It’s a long way
I was involved in a writing assignment in the Northwest region of Brasil last summer. I accompanied an American investor seeking out new land to harvest Jatropha Curcas, a perennial plant that extracts an oil ideal for bio-diesel refining. It’s a peculiar plant that can grow out of pretty much any type of soil, even in wastelands and beaches. This American gentlemen, a pilot and former Attorney was determined that Brasil was the best option for his newly found passion. I admired the guy and took on the project simply because it was fascinating to see a man on the brink of a ‘new way’. He was all-in, going for broke and needed a decent priced translator to get him to the right people to say the right things to come out with the right results. We set out for Mato Grosso and settled into the capital city Cuiaba. I had some contacts there via an NGO who were excited to take us into the bread basket of the region. Mato Grosso is the central agricultural nervous system for Brasil and an enormous spectrum of importers from around the globe. Soy and Sugar Cane harvests trump as champion cash-crops and ever since Brazil hit the moniker of “energy independent” some years ago there was a clean sense of pride in the ethanol (Alcool) race thanks to Sugar Cane. It was truly an exciting adventure burning through all the forward and backward linkages of these crops. Soy and Cane are two of the highest wielders in the Bio-Diesel market and I was sitting right next to a man who believed he can bring Jatropha to the helm as well. He came a long way, a long and winding way in this life to sit in a 767 with a freak like myself heading straight into the unknown.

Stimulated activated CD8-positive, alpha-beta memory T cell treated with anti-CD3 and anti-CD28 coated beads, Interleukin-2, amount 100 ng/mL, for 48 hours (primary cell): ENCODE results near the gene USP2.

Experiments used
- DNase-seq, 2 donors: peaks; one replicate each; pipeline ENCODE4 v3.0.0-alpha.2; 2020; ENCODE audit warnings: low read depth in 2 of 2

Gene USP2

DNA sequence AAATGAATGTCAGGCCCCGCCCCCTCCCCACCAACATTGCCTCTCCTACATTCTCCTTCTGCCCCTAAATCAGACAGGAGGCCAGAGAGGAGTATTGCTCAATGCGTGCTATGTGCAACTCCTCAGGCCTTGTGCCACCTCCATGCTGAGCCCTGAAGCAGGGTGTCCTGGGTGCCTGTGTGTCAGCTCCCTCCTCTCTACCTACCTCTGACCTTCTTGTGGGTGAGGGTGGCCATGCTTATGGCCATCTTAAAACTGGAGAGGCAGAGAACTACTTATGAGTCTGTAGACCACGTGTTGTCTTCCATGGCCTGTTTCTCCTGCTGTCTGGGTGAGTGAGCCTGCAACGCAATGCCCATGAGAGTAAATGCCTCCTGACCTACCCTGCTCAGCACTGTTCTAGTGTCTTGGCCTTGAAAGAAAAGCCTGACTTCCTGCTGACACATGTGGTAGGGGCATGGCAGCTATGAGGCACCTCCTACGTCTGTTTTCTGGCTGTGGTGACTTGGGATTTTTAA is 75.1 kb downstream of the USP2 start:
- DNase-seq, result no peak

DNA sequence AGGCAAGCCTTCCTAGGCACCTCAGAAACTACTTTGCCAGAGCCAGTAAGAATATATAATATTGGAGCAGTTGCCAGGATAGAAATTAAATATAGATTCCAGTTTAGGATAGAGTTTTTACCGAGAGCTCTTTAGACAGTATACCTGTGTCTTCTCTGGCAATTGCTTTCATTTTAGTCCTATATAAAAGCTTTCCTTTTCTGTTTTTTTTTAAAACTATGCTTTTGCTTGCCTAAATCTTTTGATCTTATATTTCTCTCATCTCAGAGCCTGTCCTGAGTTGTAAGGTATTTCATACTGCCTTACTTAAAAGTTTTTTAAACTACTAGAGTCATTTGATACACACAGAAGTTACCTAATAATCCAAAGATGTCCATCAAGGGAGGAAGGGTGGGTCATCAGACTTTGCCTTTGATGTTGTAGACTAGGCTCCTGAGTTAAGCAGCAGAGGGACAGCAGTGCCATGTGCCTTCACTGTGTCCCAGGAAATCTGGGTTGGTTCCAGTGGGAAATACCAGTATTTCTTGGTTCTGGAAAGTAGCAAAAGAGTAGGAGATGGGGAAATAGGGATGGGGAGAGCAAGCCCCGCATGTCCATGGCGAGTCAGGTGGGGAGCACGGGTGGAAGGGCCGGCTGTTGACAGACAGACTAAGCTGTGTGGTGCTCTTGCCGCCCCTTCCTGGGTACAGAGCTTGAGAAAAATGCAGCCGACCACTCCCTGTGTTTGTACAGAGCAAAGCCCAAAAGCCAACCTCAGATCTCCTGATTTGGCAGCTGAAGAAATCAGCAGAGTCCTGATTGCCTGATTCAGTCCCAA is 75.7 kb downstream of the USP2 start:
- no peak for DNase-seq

Some harsh realities about Brasil bloomed organically over the 10 day trek throughout this region. A political blemish for lack of better words. Brasil has a corrupt atavism hemmed deep into its fabric. The lush money-making nouveau riche delegates in the agricultural trade presented smokescreens confirmed by whistle blowing low level political insiders who tagged along on our journey. At first the attention gave my client a positive sensation, but they were truly there to help me help him understand the dark loopholes and cash grubbing incentive programs. Brasil is based on these incentive programs that aide in progress and innovation. Take the matter of Jatropha. There have been people there before, doing exactly what my client was doing. They went right to the department of agriculture and took multi-million dollar grants to begin an extravagant R&D harvest just 100 Kilometers north of Capital City in Barra dos Bugres. The crops ran next to the biggest ethanol refinery in Northern Brasil – BarrAlcool. We went there to meet with the president thanks to an insider I met and politely check on the developments of this project. I was reluctant to translate what I discovered seeing the American wide-eyed and blissed by projections of his own on the new region. I eventually explained to him while we were walking out of the meeting that the crop had failed and the department of Agriculture was skeptical about releasing new grants for this type of crop. In other words it was a savvy get-rich-from-progress type of racket that ran rampant for the past 3 years. The refinery called BarrAlcool showed skepticism about my clients being there yet played it off as professionals and offered us a tour of the facility along with the area once dedicated to Jatropha some 3 years ago. I personally felt the refinery profited immensely and were so big they could wash their own hands. After the tour of the refinery we were taken by a humble engineer over to the grounds where Jatropha once showed promise – million of dollars worth. It was a crushing scene seeing the American walk along the fields holding dead Jatropha leaves in his hand. He was silent and I could tell it was demoralizing. “They did it wrong” he said. “Something is not right here and I’m going to find out why.” Astonishing. This man was in the snake pit of corruption yet didn’t register it. He didn’t care. All he cared about were the well-being of these plants. This kind of optimism won over many local farmers willing to go into a sharecropping deal. The American was all eyes front and center, ready to make a change that August back in 2009.